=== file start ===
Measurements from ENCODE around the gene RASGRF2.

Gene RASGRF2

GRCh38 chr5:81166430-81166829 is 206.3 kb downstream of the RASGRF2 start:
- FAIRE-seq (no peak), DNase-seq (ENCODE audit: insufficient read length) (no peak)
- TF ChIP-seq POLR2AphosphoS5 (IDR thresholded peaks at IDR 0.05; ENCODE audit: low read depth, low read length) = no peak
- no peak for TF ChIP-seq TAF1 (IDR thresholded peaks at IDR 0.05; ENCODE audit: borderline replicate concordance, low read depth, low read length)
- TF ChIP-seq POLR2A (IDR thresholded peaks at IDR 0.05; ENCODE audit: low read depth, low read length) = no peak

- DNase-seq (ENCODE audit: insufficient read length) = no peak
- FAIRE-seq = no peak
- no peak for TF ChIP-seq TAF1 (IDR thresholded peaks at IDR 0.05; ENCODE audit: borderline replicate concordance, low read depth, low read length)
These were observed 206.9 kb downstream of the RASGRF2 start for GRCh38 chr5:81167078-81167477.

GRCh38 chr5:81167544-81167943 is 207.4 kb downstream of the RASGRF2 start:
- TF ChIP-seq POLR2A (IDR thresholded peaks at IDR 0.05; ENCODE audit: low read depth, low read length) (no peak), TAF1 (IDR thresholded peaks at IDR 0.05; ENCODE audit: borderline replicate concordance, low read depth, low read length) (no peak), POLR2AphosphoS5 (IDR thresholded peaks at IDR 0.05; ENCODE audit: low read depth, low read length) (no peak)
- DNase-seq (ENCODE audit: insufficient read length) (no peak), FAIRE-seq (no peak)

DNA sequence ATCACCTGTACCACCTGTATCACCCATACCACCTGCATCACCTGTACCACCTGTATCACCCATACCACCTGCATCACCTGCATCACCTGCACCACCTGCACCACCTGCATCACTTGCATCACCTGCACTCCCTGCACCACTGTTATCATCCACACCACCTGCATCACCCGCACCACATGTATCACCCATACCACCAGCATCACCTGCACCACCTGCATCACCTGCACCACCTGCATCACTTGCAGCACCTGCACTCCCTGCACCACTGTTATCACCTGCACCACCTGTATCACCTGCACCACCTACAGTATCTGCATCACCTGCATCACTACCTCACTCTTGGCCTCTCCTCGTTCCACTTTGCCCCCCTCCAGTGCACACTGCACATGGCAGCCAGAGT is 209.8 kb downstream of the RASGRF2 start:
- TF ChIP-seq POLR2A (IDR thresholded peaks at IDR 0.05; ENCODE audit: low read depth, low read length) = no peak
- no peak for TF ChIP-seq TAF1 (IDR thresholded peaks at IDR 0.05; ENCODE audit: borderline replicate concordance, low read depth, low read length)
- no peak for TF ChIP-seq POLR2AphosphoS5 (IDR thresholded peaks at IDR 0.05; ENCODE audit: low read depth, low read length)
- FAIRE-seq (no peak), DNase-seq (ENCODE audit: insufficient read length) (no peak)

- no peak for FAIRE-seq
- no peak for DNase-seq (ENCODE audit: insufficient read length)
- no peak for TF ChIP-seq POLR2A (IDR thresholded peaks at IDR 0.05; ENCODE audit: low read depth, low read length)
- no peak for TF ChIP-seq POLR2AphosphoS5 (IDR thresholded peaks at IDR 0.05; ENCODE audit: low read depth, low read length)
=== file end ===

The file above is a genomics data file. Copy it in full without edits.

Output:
Measurements from ENCODE around the gene RASGRF2.

Gene RASGRF2

GRCh38 chr5:81166430-81166829 is 206.3 kb downstream of the RASGRF2 start:
- FAIRE-seq (no peak), DNase-seq (ENCODE audit: insufficient read length) (no peak)
- TF ChIP-seq POLR2AphosphoS5 (IDR thresholded peaks at IDR 0.05; ENCODE audit: low read depth, low read length) = no peak
- no peak for TF ChIP-seq TAF1 (IDR thresholded peaks at IDR 0.05; ENCODE audit: borderline replicate concordance, low read depth, low read length)
- TF ChIP-seq POLR2A (IDR thresholded peaks at IDR 0.05; ENCODE audit: low read depth, low read length) = no peak

- DNase-seq (ENCODE audit: insufficient read length) = no peak
- FAIRE-seq = no peak
- no peak for TF ChIP-seq TAF1 (IDR thresholded peaks at IDR 0.05; ENCODE audit: borderline replicate concordance, low read depth, low read length)
These were observed 206.9 kb downstream of the RASGRF2 start for GRCh38 chr5:81167078-81167477.

GRCh38 chr5:81167544-81167943 is 207.4 kb downstream of the RASGRF2 start:
- TF ChIP-seq POLR2A (IDR thresholded peaks at IDR 0.05; ENCODE audit: low read depth, low read length) (no peak), TAF1 (IDR thresholded peaks at IDR 0.05; ENCODE audit: borderline replicate concordance, low read depth, low read length) (no peak), POLR2AphosphoS5 (IDR thresholded peaks at IDR 0.05; ENCODE audit: low read depth, low read length) (no peak)
- DNase-seq (ENCODE audit: insufficient read length) (no peak), FAIRE-seq (no peak)

DNA sequence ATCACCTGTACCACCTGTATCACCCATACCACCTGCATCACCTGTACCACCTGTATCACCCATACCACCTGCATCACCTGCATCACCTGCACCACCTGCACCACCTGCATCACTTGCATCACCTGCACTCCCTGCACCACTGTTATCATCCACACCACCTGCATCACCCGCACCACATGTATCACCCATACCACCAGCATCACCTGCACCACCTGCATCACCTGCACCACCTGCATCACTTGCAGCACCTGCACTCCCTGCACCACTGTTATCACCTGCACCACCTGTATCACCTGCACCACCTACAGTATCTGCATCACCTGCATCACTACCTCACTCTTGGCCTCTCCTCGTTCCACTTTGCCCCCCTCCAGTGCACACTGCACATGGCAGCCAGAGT is 209.8 kb downstream of the RASGRF2 start:
- TF ChIP-seq POLR2A (IDR thresholded peaks at IDR 0.05; ENCODE audit: low read depth, low read length) = no peak
- no peak for TF ChIP-seq TAF1 (IDR thresholded peaks at IDR 0.05; ENCODE audit: borderline replicate concordance, low read depth, low read length)
- no peak for TF ChIP-seq POLR2AphosphoS5 (IDR thresholded peaks at IDR 0.05; ENCODE audit: low read depth, low read length)
- FAIRE-seq (no peak), DNase-seq (ENCODE audit: insufficient read length) (no peak)

- no peak for FAIRE-seq
- no peak for DNase-seq (ENCODE audit: insufficient read length)
- no peak for TF ChIP-seq POLR2A (IDR thresholded peaks at IDR 0.05; ENCODE audit: low read depth, low read length)
- no peak for TF ChIP-seq POLR2AphosphoS5 (IDR thresholded peaks at IDR 0.05; ENCODE audit: low read depth, low read length)